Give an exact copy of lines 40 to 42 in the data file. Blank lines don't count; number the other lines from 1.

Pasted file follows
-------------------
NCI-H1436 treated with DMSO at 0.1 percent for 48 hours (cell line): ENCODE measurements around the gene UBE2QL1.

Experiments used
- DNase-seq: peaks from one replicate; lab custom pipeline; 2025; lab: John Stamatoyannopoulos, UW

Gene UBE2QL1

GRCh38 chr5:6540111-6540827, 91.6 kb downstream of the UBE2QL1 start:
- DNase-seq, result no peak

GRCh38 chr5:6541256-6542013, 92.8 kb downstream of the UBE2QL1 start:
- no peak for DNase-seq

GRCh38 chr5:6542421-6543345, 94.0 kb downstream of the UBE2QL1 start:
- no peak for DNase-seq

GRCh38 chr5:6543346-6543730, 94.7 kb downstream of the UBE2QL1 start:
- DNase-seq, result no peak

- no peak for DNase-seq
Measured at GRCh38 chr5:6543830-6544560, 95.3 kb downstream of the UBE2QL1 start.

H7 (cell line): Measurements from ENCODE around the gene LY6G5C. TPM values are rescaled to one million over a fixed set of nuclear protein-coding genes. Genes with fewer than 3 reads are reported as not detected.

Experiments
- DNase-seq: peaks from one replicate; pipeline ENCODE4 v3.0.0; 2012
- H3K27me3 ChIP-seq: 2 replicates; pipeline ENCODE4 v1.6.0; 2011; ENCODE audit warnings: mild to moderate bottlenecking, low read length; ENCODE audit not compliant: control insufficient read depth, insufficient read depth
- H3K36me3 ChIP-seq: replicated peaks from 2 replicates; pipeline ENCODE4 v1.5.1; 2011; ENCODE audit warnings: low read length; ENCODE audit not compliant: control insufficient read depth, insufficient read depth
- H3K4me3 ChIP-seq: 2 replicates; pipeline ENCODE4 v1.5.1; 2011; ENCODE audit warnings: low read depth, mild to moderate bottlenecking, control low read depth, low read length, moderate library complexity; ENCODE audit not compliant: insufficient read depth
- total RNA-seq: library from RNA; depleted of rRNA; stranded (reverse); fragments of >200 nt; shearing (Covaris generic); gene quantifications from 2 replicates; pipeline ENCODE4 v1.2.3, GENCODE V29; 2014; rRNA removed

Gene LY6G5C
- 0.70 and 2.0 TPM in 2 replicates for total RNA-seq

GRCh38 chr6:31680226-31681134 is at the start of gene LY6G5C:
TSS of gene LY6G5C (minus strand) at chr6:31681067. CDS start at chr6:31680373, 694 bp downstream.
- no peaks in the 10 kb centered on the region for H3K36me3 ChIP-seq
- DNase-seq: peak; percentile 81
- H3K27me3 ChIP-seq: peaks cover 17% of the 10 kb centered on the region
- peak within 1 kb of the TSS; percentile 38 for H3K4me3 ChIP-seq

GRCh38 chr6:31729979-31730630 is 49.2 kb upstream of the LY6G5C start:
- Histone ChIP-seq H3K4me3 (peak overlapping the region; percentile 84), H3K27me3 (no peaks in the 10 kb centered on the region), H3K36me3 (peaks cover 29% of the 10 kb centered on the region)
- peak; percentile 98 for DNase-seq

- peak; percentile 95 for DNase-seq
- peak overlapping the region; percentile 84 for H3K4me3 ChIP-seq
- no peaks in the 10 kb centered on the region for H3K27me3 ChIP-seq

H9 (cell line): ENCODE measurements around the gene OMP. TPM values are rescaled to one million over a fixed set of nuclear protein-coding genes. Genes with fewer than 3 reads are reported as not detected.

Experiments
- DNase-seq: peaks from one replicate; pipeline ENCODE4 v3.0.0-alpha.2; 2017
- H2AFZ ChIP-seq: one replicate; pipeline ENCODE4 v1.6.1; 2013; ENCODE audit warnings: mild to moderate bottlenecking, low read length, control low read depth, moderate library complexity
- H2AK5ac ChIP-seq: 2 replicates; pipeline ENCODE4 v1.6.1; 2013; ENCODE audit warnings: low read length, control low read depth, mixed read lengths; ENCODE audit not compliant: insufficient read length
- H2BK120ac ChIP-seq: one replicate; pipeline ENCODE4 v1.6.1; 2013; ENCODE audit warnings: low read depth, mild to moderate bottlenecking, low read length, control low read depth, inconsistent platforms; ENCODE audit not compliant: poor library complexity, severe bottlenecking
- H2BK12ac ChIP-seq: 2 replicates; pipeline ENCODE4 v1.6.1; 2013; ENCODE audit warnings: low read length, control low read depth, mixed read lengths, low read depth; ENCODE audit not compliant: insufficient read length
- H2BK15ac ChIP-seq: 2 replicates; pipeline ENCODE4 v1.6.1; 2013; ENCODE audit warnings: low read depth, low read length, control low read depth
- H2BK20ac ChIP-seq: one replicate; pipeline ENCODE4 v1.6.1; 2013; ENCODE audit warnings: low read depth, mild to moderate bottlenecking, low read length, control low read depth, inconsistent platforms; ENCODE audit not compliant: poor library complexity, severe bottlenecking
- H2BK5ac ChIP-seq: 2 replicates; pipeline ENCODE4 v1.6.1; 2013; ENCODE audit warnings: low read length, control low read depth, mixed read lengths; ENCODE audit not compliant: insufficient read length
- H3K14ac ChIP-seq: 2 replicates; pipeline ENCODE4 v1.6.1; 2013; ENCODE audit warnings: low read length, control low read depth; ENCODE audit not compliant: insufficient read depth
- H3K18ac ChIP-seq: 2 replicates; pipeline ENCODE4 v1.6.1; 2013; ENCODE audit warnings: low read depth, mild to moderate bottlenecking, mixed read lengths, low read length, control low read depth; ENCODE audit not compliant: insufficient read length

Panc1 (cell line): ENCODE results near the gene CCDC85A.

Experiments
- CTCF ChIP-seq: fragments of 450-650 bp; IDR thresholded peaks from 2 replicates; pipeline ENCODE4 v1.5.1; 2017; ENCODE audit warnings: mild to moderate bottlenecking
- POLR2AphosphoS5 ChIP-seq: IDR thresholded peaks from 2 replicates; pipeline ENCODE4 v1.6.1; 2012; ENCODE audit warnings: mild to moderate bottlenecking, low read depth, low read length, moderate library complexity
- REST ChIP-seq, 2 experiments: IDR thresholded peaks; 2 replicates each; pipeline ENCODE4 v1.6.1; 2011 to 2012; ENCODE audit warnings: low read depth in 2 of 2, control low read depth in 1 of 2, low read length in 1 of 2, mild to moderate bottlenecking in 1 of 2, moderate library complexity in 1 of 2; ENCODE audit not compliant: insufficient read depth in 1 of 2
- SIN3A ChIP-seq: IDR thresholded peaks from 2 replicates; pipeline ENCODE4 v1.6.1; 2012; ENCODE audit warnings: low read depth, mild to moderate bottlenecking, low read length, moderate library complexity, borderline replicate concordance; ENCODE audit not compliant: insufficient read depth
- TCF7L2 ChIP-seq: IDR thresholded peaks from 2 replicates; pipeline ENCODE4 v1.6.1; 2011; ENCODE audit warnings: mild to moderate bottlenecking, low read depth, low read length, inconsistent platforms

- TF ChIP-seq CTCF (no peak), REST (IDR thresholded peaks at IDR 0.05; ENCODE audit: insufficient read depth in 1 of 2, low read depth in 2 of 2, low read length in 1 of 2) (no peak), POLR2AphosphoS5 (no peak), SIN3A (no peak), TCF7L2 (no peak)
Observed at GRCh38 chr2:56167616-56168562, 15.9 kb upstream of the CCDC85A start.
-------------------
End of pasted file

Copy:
- H2AK5ac ChIP-seq: 2 replicates; pipeline ENCODE4 v1.6.1; 2013; ENCODE audit warnings: low read length, control low read depth, mixed read lengths; ENCODE audit not compliant: insufficient read length
- H2BK120ac ChIP-seq: one replicate; pipeline ENCODE4 v1.6.1; 2013; ENCODE audit warnings: low read depth, mild to moderate bottlenecking, low read length, control low read depth, inconsistent platforms; ENCODE audit not compliant: poor library complexity, severe bottlenecking
- H2BK12ac ChIP-seq: 2 replicates; pipeline ENCODE4 v1.6.1; 2013; ENCODE audit warnings: low read length, control low read depth, mixed read lengths, low read depth; ENCODE audit not compliant: insufficient read length